kicks off its Professional Developers Conference (PDC) in
Los Angeles Oct. 26th-30th (http://msdn.microsoft.com/events/pdc/agenda.asp), the event will in many ways mark a major shift
in transparency about its core products, as well as a major victory for a subtle public relations build-up ahead of the event.
That’s because when the software giant hands out DVDs and CDs containing pre-beta builds of core products — its Windows operating system, SQL Server database and Visual Studio developer tools — many if not most of the
PDC attendees (the savvy ones at least) will already have a working knowledge of what to expect.
Thanks to a growing number of Weblogs (blogs) by Microsoft employees, many PDC attendees will arrive with some working knowledge of why the new APIs
Like a developer’s version of “Where’s Waldo,” careful readers of Longhorn-focused and PDC-themed blogs (even “official” sites in Microsoft’s own PDC Web pages) can find leaks and juicy tidbits about the builds they will see for Longhorn. The same is true for Visual Studio, code-named Whidbey, and Microsoft’s database application, SQL Server, code-named Yukon.
As a result, many might arrive at PDC aware that their own skill sets in the .NET platform could use some upgrades in order to help them develop applications more quickly in a newly-streamlined Windows runtime environment.
Developers that set-up RSS
Others will have watched how swiftly Microsoft executives themselves answer questions in the blogging community about whether Longhorn’s new file system, WinFS (short for Windows Future Storage), is all that new — or an older version of its prior NT-based NTFS file system with a SQL Server attached.
If they have read just some of the blogs, developers could arrive at PDC having already held blog conversations about how the use of metadata and relational database
formats in the WinFS file system should improve searches for Word files, Excel files, photos or any number of programs that run on the operating system.
By some counts, some 300 of Microsoft’s roughly 50,000 employees maintain a blog.
Many of them, especially ones run by developers, are filled with tidbits about Longhorn, Whidbey and Yukon and other code-names for key components of Microsoft’s products. (Some are listed here, and others can be read here).
That’s in addition to the hundreds of dedicated enthusiasts and non-Microsoft employees alike that have launched their own blogs about PDC and Longhorn, which is expected to represent a “major change” in the Windows operating system, now expected in the market in 2006.
The sheer number of employee blogs is enough to make any company watcher sit up and take note, analysts say. But add to the trend the fact that Microsoft is about to hand over to PDC attendees early builds of not just one but three of its major products, and they say what you have is a culture shift of more openness at Microsoft.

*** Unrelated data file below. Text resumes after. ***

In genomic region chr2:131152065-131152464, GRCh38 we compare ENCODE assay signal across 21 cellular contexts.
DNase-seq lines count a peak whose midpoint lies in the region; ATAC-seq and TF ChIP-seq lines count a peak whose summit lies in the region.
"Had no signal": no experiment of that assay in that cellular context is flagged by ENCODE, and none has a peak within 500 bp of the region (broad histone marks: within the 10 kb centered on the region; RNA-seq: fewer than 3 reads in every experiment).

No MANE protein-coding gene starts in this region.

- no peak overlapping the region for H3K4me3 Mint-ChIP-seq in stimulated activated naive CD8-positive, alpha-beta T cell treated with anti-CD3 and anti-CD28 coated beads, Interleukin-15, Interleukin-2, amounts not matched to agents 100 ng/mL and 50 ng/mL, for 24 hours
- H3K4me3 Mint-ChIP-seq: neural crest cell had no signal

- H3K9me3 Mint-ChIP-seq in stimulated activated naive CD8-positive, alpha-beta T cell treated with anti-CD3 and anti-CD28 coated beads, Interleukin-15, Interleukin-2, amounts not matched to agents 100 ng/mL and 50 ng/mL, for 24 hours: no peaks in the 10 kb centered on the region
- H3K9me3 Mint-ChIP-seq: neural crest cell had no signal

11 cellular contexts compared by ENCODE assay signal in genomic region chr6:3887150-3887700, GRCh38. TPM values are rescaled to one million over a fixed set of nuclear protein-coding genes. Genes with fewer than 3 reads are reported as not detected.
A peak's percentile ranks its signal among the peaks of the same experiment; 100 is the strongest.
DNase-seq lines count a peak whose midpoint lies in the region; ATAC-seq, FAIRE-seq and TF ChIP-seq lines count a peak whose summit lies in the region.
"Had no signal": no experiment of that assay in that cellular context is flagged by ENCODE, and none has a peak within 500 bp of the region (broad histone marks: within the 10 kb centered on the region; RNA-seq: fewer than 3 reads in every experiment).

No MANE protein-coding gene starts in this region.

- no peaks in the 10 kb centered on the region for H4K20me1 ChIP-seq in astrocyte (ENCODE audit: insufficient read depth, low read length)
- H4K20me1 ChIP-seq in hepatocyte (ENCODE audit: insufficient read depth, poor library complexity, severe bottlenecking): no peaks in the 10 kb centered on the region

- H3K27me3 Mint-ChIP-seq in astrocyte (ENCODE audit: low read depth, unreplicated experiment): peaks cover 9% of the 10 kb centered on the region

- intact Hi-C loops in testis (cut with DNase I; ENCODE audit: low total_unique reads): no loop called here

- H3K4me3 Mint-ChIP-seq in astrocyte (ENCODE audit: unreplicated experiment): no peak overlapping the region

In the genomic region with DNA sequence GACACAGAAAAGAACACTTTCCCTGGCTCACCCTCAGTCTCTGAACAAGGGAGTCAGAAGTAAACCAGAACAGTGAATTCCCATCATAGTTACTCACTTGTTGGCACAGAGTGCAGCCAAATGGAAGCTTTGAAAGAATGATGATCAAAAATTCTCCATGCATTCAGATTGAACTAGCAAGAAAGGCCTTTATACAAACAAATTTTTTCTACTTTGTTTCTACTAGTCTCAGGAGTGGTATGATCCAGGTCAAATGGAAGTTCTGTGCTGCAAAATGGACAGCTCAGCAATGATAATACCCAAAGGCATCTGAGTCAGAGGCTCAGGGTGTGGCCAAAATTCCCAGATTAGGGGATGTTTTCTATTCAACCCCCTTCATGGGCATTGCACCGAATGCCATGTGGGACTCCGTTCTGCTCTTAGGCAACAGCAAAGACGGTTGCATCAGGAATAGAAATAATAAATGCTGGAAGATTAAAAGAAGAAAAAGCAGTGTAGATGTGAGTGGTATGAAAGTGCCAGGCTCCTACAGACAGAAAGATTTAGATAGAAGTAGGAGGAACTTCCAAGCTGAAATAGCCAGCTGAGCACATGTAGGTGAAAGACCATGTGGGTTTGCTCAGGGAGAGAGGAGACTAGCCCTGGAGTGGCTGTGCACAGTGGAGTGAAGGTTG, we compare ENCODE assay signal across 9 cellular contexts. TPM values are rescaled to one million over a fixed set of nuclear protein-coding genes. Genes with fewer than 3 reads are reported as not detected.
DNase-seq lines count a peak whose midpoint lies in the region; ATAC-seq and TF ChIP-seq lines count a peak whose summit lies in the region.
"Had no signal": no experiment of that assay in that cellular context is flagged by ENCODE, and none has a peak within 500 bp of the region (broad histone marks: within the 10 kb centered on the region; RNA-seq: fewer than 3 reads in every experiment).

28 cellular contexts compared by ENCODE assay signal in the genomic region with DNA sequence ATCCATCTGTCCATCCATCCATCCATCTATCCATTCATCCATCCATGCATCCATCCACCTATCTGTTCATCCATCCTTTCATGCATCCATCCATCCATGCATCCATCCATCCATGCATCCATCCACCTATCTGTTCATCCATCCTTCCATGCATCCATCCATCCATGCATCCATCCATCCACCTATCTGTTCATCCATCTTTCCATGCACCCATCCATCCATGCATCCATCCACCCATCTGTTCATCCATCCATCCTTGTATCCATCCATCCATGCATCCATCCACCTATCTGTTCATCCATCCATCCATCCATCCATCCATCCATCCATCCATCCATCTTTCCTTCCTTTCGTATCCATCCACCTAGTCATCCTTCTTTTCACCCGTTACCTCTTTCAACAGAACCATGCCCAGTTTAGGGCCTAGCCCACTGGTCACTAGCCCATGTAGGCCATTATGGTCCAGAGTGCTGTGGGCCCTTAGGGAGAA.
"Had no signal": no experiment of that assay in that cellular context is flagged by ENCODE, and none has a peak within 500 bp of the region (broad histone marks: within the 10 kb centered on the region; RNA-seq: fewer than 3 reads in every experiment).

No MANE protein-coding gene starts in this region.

But are these mushrooming Microsoft blogs just a calculated PR move by a company that spares no expense on corporate PR and marketing? Or is Microsoft’s image just benefiting from a popular form of communication that has hit a zenith in popularity?
Indeed, some company watchers point to internal e-mails to employees by Microsoft CEO Steve Ballmer that effectively encouraged the use of blogs as a reason the number of employee blogs keeps growing.
But avid bloggers such as Chris Pirillo, who runs the popular Lockergnome technology journal, as well
as his own personal blog, argue that
the growth of Microsoft-employee blogs is more organic than manufactured.
First of all, he says, if a blog entry about, say, Microsoft’s latest
Office 2003 release starts sounding too corporate, other bloggers not
affiliated with Microsoft “will call it out.” The blogging community “has a
pretty good bull—- detector,” he says.
What has happened over the past year, Pirillo adds, is that non-Microsoft
bloggers, some of whom characterize themselves as naturally suspicious of
the largest software company in the world, are getting to know a different
company through the blogs.
“The more freedom they are given to communicate their thoughts, ideas,
frustrations, joys, the more they become a person. That’s part of the draw,
the power of blogging,” he says.
And for a company like Microsoft, with its endless stream of public
relations issues, from customers frustrated over weekly security patches for IE buffer overruns, to the lingering anti-trust case over its Windows monopoly, the blogs are helping it manage its image in a new way.
After all, as effective blogs are in “humanizing” a company, they are also an effective instant feedback tool on product reviews, Pirillo says.
Take Office 2003, he adds. “The other day, I was testing and
reviewing it — I happen to live in Outlook,” he says of the main e-mail and scheduling client in Office. But Pirillo uses a POP3